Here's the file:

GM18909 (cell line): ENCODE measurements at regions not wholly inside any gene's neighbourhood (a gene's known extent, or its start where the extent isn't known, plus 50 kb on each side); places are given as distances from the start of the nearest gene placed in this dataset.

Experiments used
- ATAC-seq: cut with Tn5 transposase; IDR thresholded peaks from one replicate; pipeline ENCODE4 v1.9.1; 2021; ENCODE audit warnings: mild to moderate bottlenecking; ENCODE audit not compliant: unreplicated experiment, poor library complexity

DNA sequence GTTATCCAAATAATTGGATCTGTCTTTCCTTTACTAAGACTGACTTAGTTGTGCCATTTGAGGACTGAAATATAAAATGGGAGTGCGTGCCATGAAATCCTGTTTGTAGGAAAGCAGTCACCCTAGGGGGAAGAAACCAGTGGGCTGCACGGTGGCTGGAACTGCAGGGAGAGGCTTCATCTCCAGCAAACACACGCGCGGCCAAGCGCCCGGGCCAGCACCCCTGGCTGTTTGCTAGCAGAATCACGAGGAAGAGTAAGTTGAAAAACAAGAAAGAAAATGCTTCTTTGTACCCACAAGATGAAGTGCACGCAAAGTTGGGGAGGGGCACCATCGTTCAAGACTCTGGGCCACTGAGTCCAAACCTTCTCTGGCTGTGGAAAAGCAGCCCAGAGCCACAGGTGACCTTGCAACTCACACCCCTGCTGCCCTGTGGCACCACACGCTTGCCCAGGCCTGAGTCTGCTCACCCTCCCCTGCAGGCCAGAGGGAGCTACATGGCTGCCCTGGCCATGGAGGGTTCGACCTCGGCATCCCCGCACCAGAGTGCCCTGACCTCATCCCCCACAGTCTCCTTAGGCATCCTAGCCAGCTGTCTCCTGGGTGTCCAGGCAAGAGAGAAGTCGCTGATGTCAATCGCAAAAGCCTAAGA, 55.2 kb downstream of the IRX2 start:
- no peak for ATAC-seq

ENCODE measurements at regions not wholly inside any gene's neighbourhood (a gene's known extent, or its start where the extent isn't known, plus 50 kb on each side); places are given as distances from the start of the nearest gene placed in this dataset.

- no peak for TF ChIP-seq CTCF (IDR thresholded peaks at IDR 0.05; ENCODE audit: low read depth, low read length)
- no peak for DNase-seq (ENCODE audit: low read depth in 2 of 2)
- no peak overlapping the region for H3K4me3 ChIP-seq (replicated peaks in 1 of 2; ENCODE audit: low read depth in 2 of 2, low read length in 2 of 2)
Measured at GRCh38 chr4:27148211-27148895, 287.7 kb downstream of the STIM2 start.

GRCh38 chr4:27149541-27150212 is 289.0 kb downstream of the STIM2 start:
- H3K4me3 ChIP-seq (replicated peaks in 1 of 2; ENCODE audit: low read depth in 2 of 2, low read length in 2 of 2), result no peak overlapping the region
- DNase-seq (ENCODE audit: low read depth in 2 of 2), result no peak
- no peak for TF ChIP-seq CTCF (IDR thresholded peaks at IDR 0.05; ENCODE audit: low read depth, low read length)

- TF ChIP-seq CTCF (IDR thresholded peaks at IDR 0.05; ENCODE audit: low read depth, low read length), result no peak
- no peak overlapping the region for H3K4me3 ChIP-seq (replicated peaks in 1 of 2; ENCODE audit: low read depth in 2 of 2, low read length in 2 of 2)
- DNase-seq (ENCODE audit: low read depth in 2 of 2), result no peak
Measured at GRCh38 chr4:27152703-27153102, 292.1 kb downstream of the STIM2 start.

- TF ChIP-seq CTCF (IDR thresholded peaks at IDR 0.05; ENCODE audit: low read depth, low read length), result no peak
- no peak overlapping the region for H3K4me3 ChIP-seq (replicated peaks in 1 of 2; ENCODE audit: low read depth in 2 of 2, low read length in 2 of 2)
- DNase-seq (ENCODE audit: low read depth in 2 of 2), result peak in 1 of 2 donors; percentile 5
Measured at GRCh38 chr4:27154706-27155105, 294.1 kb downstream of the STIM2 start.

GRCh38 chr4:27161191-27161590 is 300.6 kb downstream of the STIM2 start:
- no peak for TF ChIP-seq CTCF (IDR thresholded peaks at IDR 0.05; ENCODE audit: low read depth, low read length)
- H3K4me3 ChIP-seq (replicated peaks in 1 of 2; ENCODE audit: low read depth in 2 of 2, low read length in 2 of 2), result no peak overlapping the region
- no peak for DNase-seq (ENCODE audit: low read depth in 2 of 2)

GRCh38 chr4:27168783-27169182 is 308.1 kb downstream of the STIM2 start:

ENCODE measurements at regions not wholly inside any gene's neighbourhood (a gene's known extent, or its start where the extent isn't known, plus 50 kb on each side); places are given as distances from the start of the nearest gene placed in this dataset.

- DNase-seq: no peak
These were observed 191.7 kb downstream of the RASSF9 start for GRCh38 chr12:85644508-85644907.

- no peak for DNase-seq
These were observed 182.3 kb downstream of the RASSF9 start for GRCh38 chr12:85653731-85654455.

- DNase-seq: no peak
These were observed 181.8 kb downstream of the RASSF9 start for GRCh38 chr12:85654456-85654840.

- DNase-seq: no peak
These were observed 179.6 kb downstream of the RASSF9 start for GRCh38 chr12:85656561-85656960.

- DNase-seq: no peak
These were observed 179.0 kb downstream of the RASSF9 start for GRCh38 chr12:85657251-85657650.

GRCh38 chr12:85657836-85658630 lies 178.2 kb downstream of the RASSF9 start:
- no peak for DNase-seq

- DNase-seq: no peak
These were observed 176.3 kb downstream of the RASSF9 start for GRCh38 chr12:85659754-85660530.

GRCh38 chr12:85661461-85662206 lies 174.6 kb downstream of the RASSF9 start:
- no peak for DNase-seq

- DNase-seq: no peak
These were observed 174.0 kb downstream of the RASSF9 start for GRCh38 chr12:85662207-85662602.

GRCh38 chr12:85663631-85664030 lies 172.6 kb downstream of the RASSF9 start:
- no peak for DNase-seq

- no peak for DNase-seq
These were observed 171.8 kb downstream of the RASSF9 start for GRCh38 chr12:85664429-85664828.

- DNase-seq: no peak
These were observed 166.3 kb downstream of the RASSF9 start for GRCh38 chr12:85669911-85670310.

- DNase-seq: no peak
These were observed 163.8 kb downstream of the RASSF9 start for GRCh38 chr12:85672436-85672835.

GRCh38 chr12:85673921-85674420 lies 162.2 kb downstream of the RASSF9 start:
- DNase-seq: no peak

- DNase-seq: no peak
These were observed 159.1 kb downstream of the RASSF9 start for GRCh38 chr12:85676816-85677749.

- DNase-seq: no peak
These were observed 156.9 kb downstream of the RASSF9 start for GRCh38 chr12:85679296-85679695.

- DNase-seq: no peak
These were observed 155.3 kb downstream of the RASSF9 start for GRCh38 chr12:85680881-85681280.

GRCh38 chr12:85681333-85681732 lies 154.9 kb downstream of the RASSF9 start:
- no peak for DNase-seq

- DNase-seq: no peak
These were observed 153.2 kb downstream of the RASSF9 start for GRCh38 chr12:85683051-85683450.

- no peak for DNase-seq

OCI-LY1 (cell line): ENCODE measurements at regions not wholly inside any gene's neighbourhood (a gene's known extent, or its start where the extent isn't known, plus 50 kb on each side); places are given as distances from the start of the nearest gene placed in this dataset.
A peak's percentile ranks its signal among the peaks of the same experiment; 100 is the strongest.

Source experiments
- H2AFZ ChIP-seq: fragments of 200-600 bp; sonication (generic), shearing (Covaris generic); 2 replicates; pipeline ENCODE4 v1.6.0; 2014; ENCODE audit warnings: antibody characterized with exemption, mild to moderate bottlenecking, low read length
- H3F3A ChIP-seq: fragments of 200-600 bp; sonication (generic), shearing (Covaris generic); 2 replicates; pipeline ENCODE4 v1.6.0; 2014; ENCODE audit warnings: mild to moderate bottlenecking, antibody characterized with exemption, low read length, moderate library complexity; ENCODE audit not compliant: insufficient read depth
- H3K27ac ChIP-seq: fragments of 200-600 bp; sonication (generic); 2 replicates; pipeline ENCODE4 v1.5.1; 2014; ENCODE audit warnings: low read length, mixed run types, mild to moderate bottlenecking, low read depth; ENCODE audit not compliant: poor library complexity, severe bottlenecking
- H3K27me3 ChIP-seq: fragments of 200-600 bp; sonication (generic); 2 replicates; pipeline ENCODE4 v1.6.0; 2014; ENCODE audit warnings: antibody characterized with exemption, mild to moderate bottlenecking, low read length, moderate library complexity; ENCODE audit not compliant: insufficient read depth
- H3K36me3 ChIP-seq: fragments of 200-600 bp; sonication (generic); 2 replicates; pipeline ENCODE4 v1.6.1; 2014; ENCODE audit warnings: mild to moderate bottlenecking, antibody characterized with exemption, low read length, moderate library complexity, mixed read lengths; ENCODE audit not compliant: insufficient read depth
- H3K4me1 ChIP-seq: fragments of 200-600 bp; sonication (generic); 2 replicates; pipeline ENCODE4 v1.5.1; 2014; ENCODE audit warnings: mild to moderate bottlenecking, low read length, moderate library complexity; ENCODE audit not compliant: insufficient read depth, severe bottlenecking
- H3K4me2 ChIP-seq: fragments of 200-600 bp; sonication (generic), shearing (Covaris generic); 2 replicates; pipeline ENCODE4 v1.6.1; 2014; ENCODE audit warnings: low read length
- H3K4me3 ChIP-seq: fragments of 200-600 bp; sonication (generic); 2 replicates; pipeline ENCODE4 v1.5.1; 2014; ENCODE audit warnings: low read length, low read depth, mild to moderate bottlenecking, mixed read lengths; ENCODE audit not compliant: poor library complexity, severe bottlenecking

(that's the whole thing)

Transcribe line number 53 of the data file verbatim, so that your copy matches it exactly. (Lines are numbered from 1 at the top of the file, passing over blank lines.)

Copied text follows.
- DNase-seq: no peak